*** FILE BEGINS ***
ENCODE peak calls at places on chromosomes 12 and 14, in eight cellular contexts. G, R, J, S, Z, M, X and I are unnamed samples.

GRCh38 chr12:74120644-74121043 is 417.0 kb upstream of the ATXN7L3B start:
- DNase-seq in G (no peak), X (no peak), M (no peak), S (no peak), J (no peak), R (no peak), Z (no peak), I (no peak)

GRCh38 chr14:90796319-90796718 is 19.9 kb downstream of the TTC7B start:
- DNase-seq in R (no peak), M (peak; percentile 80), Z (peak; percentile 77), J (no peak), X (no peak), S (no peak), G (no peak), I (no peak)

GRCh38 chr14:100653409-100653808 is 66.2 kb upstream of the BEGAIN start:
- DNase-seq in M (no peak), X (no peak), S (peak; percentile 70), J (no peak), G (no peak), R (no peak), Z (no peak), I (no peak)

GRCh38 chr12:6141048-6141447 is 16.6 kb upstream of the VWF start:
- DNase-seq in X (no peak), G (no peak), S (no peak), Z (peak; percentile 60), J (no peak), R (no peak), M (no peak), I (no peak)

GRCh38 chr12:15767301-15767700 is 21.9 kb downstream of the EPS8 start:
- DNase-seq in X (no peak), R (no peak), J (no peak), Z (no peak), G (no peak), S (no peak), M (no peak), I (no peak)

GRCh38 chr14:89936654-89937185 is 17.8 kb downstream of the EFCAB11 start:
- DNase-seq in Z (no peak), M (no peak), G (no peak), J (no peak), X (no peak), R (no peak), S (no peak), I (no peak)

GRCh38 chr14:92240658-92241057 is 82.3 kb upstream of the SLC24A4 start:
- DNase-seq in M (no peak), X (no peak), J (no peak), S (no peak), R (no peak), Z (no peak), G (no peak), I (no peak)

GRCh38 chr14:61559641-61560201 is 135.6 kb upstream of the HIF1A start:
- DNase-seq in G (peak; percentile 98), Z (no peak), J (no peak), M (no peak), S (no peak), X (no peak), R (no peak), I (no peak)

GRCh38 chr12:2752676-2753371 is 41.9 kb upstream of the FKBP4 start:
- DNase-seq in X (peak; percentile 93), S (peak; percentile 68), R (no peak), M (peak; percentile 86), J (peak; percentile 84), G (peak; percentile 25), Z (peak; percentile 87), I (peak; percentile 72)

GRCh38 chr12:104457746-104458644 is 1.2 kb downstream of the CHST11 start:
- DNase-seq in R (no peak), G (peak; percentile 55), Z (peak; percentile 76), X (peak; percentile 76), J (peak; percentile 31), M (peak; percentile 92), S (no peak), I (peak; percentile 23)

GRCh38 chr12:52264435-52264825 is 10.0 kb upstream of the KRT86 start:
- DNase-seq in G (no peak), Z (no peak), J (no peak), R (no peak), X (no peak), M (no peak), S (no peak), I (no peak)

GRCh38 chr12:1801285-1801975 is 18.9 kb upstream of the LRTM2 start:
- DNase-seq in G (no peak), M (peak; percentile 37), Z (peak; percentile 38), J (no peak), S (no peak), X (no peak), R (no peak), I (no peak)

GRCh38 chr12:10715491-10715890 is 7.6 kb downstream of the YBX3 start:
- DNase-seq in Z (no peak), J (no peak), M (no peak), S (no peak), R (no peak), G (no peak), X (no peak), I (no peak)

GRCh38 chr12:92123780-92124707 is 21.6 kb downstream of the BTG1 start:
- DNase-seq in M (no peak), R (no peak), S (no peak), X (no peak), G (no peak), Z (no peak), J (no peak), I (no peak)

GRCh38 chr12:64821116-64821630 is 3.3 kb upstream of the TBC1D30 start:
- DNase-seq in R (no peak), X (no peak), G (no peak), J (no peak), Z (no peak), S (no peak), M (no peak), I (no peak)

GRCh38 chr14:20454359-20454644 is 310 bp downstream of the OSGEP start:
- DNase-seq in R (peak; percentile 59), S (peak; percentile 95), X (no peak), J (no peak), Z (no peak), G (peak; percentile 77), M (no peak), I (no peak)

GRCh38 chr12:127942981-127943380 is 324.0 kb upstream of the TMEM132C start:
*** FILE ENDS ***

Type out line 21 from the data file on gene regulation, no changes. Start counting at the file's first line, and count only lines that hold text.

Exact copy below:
- DNase-seq in R (no peak), G (peak; percentile 55), Z (peak; percentile 76), X (peak; percentile 76), J (peak; percentile 31), M (peak; percentile 92), S (no peak), I (peak; percentile 23)